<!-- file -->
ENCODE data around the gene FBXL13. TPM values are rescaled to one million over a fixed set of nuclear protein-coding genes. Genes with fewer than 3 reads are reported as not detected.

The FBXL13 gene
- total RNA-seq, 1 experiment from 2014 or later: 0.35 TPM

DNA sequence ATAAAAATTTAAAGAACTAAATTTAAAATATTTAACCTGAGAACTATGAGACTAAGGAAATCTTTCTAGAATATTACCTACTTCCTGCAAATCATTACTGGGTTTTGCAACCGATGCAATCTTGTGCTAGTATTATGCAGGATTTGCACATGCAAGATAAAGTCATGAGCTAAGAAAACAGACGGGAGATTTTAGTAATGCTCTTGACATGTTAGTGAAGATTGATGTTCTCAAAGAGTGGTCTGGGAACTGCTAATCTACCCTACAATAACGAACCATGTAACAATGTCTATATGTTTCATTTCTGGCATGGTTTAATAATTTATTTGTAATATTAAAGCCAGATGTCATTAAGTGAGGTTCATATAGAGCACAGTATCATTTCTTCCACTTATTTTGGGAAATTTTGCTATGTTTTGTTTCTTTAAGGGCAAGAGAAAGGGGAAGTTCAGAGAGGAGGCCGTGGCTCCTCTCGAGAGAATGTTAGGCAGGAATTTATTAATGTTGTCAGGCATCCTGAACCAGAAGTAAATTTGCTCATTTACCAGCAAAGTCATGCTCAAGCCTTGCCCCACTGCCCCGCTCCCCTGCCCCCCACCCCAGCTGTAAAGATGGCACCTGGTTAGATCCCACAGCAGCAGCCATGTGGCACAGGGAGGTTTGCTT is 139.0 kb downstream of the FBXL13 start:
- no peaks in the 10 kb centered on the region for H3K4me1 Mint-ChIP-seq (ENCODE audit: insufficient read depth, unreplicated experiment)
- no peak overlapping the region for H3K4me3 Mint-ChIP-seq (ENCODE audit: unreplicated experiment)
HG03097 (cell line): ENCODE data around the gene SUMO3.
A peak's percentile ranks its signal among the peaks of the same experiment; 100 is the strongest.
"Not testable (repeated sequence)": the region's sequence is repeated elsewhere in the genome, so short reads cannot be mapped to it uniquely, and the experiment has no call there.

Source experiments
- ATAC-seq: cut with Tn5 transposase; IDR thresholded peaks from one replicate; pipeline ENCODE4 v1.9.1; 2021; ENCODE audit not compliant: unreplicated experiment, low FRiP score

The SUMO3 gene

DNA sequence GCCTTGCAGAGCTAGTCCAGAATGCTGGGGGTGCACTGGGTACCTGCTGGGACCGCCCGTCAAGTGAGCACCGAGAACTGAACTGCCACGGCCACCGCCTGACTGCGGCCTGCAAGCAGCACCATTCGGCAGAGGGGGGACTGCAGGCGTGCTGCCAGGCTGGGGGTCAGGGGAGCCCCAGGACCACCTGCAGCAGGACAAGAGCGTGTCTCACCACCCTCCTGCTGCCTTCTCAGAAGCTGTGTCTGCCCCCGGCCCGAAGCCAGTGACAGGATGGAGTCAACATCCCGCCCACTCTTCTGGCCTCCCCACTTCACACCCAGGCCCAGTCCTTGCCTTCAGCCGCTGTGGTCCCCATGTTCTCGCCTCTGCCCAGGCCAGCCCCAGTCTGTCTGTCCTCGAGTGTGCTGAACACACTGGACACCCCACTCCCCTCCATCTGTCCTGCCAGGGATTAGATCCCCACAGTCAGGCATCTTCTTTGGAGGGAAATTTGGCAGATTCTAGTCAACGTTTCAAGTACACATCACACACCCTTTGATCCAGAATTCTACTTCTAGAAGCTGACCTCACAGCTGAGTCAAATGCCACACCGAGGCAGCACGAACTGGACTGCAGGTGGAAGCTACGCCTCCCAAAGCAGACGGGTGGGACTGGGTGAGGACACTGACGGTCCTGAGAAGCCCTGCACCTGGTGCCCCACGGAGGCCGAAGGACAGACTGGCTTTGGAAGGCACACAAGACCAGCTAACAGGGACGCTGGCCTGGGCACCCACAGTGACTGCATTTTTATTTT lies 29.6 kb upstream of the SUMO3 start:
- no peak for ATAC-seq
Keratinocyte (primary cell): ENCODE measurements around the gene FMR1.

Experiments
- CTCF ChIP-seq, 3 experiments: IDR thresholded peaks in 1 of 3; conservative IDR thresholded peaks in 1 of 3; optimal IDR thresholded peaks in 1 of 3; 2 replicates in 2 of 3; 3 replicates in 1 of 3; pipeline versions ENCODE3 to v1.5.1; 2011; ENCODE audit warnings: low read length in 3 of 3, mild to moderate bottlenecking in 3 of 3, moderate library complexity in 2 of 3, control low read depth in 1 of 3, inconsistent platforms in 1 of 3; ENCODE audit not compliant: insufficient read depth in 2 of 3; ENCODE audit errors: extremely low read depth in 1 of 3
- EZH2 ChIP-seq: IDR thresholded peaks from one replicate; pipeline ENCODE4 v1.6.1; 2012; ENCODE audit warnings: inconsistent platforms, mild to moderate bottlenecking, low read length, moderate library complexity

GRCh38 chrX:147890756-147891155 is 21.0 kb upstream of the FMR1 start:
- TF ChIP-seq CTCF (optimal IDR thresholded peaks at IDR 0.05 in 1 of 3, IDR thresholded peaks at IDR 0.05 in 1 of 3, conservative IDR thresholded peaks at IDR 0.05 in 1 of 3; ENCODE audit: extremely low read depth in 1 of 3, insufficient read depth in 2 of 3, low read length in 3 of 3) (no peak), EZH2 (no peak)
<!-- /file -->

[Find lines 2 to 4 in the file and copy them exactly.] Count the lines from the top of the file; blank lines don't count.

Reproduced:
The FBXL13 gene
- total RNA-seq, 1 experiment from 2014 or later: 0.35 TPM

DNA sequence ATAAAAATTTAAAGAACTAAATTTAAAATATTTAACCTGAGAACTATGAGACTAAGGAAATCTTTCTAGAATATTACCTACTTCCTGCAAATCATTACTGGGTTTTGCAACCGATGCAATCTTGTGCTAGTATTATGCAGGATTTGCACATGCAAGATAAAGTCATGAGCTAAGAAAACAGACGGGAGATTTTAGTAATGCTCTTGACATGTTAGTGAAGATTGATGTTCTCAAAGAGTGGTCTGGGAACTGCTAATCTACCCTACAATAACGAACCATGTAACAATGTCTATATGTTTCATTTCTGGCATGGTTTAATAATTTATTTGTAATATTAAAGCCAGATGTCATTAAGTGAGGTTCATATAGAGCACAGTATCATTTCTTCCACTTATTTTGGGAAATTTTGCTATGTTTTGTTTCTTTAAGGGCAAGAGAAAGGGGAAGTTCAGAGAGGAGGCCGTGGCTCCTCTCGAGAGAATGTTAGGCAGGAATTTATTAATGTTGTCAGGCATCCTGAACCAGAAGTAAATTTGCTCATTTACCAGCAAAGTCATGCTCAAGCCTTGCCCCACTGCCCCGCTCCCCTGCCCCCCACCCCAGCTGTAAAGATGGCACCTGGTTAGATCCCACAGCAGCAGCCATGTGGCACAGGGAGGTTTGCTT is 139.0 kb downstream of the FBXL13 start: